Duelling translators

During my annual trip to Edinburgh this year I was pleased that for once the dates of my visit coincided with the Edinburgh International Book Festival, and even more pleased that I was able to attend a French Translation Duel there – my first.

Adriana Hunter, 2009

The Duel was part of the Festival’s Art of Translation series of events which this year included a Spanish Translation Duel, a look at translations of War and Peace, and a presentation of Adam Thirlwell’s Multiples – an experimental book consisting of stories (by the likes of Kierkegaard and Kafka) translated by leading authors into another language, then re-translated into English, then re-translated again and again. Unfortunately my personal schedule meant I was only free to attend the French Duel.

Ros Schwartz at a Translation Slam, Norwich, 2012

The Duel explored what happens to a story’s essence when it is translated from one language to another. Chaired by Daniel Hahn, translators Adriana Hunter and Ros Schwartz each presented their own interpretations of a short – previously untranslated – text by Haitian-Canadian author Dany Laferrière, who was also present (for once however, the author was not the “star of the show”!).

Daniel Hahn

Each audience member was given a handout containing the original French text, L’air sentait l’ilang-ilang, Ros and Adriana’s translations, and then a line-by-line comparison of the two translations. Neither translator had seen the other’s work until the start of the duel, and interestingly no two sentences were alike – even the title was different (‘The air was fragrant with ylang-ylang’ [Ros] and ‘The Air Smelled of Ylang-ylang’ [Adriana]).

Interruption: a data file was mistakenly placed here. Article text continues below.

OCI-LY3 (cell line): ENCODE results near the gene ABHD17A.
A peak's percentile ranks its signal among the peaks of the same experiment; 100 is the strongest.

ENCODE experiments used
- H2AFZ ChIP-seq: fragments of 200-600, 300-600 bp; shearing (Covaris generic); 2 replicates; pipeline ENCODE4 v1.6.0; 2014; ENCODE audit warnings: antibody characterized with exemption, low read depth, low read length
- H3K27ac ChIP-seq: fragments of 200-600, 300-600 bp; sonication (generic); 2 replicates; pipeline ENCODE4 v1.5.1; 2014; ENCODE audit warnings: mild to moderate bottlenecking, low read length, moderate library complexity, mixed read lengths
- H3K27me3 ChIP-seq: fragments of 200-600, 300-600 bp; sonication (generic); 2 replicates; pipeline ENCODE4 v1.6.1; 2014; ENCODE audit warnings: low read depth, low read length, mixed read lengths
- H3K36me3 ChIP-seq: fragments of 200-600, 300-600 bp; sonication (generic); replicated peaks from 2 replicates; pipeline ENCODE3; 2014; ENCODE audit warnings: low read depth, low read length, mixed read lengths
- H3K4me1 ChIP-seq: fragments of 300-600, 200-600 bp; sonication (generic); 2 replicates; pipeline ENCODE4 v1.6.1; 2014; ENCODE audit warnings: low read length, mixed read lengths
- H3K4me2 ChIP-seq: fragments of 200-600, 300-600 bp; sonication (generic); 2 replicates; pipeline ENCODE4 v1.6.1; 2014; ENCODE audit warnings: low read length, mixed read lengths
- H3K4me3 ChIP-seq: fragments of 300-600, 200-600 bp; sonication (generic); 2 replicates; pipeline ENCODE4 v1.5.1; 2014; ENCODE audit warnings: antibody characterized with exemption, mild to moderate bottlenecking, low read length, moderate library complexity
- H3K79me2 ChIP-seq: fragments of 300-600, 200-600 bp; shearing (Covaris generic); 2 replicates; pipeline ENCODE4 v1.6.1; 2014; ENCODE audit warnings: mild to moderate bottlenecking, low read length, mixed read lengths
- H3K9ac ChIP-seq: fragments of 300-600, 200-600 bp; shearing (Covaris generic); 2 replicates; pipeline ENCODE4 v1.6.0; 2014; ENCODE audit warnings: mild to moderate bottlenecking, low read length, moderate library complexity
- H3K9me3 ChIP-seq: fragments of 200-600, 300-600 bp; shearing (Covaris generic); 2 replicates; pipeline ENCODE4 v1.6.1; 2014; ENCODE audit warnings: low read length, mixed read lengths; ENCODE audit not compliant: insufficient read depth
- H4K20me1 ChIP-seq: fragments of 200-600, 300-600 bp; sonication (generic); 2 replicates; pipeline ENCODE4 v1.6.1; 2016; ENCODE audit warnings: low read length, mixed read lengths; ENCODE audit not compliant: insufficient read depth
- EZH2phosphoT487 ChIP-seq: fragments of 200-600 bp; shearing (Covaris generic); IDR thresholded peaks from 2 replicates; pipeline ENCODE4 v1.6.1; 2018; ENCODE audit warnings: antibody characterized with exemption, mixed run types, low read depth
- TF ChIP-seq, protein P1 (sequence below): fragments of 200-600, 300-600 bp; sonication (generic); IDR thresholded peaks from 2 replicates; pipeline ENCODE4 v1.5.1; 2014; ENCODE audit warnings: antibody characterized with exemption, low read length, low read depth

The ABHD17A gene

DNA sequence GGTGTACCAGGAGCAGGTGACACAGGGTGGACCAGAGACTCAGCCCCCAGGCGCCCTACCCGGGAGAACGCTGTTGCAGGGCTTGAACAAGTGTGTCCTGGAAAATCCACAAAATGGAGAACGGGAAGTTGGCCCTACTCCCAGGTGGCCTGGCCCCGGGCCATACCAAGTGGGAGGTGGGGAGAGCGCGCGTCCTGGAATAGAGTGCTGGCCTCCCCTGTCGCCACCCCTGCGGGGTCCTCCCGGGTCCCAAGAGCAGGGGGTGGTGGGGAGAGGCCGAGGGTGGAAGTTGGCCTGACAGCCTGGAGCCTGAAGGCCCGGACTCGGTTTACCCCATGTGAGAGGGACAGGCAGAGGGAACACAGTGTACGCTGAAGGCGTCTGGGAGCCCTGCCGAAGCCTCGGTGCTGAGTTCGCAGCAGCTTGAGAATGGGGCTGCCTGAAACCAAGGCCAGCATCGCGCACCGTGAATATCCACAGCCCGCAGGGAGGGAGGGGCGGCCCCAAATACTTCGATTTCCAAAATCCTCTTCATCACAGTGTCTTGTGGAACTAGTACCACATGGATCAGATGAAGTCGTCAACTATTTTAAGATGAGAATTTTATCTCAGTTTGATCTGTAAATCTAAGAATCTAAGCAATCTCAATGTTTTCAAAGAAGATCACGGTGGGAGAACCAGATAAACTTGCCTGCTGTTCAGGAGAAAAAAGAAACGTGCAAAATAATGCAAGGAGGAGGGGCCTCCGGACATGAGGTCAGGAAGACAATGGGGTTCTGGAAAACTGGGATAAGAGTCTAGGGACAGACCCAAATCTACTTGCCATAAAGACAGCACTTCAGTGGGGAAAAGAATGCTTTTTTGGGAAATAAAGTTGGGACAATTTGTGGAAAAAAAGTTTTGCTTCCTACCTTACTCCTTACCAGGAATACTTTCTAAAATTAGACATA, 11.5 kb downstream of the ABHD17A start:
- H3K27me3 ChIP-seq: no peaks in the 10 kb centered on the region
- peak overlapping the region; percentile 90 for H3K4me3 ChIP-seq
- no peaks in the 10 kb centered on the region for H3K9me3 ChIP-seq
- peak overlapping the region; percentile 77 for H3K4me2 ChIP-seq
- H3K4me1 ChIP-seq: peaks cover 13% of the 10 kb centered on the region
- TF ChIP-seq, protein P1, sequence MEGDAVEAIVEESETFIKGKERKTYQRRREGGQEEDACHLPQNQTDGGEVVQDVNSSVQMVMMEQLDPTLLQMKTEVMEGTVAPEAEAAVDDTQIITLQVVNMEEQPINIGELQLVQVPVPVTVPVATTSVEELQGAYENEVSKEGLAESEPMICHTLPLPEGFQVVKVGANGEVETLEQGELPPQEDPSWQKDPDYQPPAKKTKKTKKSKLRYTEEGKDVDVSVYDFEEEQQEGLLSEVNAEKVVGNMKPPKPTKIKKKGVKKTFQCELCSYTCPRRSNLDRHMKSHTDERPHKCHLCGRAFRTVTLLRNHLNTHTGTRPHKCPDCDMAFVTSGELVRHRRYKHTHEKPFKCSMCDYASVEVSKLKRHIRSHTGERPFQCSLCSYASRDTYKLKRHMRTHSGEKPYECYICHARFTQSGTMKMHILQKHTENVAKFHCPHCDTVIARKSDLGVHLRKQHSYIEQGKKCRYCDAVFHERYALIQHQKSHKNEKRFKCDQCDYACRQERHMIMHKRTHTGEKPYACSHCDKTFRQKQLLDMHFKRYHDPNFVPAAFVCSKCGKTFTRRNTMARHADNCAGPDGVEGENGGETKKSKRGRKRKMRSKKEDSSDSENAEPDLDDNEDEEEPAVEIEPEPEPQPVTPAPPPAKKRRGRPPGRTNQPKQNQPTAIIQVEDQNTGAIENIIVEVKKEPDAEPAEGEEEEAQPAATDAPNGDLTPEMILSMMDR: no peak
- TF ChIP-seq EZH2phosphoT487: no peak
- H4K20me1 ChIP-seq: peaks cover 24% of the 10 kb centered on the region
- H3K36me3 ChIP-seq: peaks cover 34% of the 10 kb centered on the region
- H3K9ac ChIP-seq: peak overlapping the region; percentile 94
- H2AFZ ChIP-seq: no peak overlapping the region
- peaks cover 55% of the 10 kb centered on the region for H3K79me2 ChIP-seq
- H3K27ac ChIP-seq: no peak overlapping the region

Ylang-ylang in my garden

Time constraints – the event lasted an hour – meant that it wasn’t possible to study the whole text in detail, but it was interesting  to hear Ros and Adriana explain why, for example, in a given sentence, they chose to translate mère as ‘mother’ [Ros] and ‘mum’ [Adriana], or affreusement timide as ‘hopelessly shy’ and ‘horribly shy’ respectively. Sometimes a translation which I didn’t initially agree with sounded the best solution in the end after hearing the translators’ explanations (for example ‘dick’ [Ros] or ‘groin’ [Adriana] as translations for le sexe).

Dany Laferrière, Salon du livre de Paris, 2010

No blood was shed at this duel (!), and it was a fascinating public insight into the private work, research and thought processes of fellow translators – albeit literary ones. And without a doubt it proves – if proof is needed – that each translation is a creative work in its own right.

Have you ever attended a translation duel? Let me know in the comments below.

You might also like:

The Translator’s Dilemma – post about a play performed at Edinburgh Festival 2012

8 responses

  1. What a brilliant idea – translation duel. I enjoyed reading about it and I am sure I would have loved attending one. Have they published the original and the two translations anywhere? I’d love to see the two. And, by the way, who won?

  2. I love this idea! We’re hoping to have something like this in the DC area, but it can be difficult finding folks brave enough to have their work publicly critiqued. It was always fun (and informative) in my university classes, though!

  3. Pingback: International Translation Day 2013 | A Smart Translator's Reunion

  4. Pingback: Edinburgh Book Festival 2015 | A Smart Translator's Reunion

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